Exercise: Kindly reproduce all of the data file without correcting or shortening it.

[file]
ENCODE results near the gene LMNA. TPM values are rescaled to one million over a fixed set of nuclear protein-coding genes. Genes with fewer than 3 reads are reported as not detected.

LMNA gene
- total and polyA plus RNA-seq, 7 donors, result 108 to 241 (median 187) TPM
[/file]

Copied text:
ENCODE results near the gene LMNA. TPM values are rescaled to one million over a fixed set of nuclear protein-coding genes. Genes with fewer than 3 reads are reported as not detected.

LMNA gene
- total and polyA plus RNA-seq, 7 donors, result 108 to 241 (median 187) TPM